Firearms and Lynching

36 Pages Posted: 9 Dec 2020 Last revised: 2 Sep 2022

See all articles by Michael D. Makowsky

Michael D. Makowsky

Clemson University - John E. Walker Department of Economics

Patrick L. Warren

Clemson University - John E. Walker Department of Economics

Date Written: August 7, 2022

Abstract

We assess firearms as a means of Black self-defense in the Jim Crow South. We infer firearm access by race and place by measuring the fraction of suicides committed with a firearm. Corroborating anecdotal accounts and historical claims, state bans on pistols and increases in White law enforcement personnel served as mechanisms to disarm the Black community, while having no comparable effect on White firearms. The interaction of these mechanisms with changing national market prices for firearms provides us with a credible identification strategy for Black firearm access. Rates of Black lynching decreased with greater Black firearm access.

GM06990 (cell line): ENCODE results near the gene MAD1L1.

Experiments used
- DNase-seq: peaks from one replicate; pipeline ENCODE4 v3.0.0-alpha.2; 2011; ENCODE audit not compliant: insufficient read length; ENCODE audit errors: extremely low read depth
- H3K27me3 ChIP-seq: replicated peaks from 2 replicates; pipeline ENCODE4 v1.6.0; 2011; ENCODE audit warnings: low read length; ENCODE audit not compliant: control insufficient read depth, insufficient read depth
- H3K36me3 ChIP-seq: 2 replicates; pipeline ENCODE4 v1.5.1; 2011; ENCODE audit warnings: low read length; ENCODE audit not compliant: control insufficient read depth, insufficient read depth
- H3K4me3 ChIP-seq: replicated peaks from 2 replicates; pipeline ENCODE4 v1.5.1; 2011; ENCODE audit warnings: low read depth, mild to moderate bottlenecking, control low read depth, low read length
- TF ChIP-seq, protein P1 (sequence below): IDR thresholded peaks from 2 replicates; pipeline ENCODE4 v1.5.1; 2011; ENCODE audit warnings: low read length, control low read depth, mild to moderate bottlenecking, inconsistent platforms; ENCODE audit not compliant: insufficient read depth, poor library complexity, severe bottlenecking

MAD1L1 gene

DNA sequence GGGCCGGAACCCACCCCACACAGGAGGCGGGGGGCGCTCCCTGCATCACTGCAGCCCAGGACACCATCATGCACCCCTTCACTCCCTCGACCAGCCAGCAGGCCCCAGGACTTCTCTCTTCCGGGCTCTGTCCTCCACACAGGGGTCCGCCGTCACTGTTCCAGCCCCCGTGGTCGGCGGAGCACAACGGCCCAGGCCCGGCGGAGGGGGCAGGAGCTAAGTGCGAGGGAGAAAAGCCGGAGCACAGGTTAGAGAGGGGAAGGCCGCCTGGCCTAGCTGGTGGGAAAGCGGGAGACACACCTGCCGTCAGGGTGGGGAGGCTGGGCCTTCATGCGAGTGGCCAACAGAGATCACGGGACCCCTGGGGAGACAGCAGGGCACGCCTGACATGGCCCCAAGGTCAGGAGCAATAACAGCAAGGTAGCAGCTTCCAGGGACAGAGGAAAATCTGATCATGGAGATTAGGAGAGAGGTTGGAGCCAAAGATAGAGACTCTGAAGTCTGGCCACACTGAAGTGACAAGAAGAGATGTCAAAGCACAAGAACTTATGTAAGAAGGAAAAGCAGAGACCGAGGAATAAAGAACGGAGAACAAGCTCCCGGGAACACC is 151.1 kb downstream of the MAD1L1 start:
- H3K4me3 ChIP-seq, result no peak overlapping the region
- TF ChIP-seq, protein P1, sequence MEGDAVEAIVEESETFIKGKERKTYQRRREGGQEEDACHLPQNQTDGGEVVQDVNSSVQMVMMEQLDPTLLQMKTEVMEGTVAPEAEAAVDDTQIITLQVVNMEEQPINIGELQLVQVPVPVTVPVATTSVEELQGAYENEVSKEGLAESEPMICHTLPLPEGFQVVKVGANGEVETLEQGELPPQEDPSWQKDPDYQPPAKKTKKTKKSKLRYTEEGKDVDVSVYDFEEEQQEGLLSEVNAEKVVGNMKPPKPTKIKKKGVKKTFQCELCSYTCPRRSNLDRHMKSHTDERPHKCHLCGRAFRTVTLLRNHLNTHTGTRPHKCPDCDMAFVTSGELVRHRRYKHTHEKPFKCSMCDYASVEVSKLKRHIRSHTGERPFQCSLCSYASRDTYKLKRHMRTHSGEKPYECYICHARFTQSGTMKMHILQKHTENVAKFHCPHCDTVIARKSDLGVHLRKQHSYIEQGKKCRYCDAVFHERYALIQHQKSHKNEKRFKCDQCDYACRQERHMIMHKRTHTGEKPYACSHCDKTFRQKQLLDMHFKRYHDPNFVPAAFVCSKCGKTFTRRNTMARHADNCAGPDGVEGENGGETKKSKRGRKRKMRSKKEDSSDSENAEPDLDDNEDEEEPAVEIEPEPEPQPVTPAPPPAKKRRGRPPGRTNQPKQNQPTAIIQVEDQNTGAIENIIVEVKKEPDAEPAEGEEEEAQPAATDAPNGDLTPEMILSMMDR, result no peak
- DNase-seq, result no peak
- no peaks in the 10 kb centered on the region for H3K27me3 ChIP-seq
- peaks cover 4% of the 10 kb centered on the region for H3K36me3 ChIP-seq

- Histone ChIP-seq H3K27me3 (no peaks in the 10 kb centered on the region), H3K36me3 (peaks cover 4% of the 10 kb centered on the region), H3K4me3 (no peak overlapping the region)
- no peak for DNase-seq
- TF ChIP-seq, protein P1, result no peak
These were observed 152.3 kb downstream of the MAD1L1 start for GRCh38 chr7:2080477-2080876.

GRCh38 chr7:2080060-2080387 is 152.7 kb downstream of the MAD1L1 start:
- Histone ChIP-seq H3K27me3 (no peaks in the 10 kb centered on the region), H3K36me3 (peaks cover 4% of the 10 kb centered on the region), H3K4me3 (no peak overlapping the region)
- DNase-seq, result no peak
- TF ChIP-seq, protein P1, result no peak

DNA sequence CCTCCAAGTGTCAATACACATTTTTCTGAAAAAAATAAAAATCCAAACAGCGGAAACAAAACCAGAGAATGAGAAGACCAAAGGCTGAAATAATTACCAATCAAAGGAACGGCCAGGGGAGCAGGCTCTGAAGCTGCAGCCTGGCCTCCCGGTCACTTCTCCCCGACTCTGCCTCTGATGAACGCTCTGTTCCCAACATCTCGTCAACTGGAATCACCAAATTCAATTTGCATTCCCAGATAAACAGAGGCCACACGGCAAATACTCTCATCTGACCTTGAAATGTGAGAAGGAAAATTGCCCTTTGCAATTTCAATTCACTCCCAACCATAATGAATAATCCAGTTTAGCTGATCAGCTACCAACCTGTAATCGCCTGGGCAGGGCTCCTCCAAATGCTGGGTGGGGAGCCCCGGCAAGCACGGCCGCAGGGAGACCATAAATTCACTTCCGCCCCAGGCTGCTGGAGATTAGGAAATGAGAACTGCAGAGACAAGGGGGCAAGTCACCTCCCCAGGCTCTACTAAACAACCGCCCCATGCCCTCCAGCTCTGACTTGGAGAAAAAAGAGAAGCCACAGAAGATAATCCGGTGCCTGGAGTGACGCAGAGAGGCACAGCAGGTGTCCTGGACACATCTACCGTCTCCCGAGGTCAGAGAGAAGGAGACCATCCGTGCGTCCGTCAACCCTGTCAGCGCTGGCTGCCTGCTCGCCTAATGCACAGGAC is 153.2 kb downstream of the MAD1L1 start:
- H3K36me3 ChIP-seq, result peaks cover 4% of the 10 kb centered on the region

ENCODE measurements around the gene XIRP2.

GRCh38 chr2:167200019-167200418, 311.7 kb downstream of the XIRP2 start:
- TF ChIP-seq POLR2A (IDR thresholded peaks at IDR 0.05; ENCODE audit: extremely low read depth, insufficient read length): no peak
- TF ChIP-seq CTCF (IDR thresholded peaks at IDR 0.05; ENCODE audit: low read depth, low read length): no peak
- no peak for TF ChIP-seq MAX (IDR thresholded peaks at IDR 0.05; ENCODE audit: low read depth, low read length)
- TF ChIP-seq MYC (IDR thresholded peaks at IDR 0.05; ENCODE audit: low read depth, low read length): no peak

Keywords: firearms, lynching, law enforcement, Jim Crow

JEL Classification: N92, J15, K42

Suggested Citation

Makowsky, Michael D. and Warren, Patrick L., Firearms and Lynching (August 7, 2022). Available at SSRN: https://ssrn.com/abstract=3727462 or http://dx.doi.org/10.2139/ssrn.3727462

Michael D. Makowsky (Contact Author)

Clemson University - John E. Walker Department of Economics ( email )

Clemson, SC 29634
United States

HOME PAGE: http://michaelmakowsky.com

Patrick L. Warren

Clemson University - John E. Walker Department of Economics ( email )

Clemson, SC 29634
United States

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